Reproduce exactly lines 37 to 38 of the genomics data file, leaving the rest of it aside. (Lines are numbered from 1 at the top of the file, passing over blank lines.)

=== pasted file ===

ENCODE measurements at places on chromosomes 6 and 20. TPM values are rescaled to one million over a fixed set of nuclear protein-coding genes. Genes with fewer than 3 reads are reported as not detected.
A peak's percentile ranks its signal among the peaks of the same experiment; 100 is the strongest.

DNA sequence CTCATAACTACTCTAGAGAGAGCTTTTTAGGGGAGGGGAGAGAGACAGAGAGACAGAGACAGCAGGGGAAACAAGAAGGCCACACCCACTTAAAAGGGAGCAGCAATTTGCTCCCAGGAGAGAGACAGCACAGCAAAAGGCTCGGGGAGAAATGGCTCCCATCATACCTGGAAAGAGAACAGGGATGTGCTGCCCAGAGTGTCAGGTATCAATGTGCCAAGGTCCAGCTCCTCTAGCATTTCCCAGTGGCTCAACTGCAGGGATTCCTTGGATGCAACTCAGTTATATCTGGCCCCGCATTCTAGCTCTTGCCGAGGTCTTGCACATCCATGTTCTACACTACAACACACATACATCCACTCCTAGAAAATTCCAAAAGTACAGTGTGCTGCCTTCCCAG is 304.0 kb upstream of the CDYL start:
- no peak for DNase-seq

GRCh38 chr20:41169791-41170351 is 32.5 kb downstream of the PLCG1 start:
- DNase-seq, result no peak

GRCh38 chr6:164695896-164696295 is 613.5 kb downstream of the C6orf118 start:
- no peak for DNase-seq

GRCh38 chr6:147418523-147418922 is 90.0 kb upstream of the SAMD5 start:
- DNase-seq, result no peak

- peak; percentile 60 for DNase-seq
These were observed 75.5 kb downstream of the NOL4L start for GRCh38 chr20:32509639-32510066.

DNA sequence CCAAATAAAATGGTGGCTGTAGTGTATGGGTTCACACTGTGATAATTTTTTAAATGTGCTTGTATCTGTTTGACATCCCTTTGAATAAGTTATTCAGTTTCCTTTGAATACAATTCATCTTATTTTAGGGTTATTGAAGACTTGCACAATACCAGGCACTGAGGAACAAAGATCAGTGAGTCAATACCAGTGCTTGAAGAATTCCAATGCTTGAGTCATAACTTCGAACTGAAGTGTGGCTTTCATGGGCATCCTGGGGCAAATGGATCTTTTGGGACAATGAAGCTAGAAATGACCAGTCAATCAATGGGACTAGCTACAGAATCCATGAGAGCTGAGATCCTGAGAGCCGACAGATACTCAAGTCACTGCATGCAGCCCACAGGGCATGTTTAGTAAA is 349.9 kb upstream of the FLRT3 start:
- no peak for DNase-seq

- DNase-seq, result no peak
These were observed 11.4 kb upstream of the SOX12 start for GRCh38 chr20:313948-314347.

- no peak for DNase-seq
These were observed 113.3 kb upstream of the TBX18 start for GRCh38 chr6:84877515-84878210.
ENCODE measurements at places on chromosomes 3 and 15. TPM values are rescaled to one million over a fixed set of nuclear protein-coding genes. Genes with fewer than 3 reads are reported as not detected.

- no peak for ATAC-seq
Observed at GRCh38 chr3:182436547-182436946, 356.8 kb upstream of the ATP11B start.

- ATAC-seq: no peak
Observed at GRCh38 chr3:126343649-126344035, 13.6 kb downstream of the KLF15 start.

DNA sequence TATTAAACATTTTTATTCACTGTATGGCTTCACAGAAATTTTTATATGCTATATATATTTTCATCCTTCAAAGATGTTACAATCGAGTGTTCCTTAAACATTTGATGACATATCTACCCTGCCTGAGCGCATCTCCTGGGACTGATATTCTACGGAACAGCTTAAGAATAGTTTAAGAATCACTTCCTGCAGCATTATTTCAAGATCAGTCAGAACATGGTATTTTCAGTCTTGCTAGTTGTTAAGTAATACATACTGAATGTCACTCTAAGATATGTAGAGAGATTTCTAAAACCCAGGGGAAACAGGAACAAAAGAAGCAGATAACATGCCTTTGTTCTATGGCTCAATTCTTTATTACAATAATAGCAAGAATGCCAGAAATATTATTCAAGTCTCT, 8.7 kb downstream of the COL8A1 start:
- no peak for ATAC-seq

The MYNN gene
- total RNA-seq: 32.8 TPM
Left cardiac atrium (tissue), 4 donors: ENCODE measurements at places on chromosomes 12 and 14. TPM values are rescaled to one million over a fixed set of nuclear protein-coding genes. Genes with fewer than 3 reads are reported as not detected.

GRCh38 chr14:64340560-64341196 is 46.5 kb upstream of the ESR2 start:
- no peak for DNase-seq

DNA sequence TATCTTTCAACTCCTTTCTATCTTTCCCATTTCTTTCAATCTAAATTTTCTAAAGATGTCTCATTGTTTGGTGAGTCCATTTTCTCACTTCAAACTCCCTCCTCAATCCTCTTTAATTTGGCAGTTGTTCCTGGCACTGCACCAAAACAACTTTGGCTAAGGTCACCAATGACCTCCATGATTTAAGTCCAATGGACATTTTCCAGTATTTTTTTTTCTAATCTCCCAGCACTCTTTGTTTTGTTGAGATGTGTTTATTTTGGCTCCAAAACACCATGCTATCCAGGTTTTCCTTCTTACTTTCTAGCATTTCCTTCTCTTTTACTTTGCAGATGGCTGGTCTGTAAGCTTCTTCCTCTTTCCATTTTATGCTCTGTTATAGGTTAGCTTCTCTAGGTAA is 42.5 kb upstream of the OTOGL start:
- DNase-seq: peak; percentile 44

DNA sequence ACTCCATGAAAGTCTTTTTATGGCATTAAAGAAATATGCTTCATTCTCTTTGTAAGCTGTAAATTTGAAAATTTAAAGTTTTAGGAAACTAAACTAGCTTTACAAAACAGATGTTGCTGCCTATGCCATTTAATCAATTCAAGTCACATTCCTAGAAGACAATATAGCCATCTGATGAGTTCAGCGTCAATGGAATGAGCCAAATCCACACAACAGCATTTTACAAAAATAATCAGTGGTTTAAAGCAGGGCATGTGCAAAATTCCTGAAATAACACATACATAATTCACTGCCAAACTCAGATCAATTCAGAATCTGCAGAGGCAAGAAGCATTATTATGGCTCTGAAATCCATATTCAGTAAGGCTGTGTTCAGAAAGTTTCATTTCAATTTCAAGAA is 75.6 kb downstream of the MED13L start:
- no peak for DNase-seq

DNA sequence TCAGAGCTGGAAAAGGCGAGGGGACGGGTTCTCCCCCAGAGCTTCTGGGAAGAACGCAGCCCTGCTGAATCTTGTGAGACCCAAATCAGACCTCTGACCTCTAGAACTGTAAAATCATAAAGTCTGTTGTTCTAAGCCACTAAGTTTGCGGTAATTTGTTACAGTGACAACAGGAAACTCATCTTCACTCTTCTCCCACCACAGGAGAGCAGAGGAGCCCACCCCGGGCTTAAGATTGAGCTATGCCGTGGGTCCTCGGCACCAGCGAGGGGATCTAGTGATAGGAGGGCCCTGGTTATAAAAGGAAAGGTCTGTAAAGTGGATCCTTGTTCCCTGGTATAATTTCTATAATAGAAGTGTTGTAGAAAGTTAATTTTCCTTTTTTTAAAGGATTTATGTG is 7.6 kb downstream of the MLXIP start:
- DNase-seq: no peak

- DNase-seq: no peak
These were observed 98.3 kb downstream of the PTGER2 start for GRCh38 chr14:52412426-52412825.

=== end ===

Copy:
- DNase-seq: no peak
These were observed 98.3 kb downstream of the PTGER2 start for GRCh38 chr14:52412426-52412825.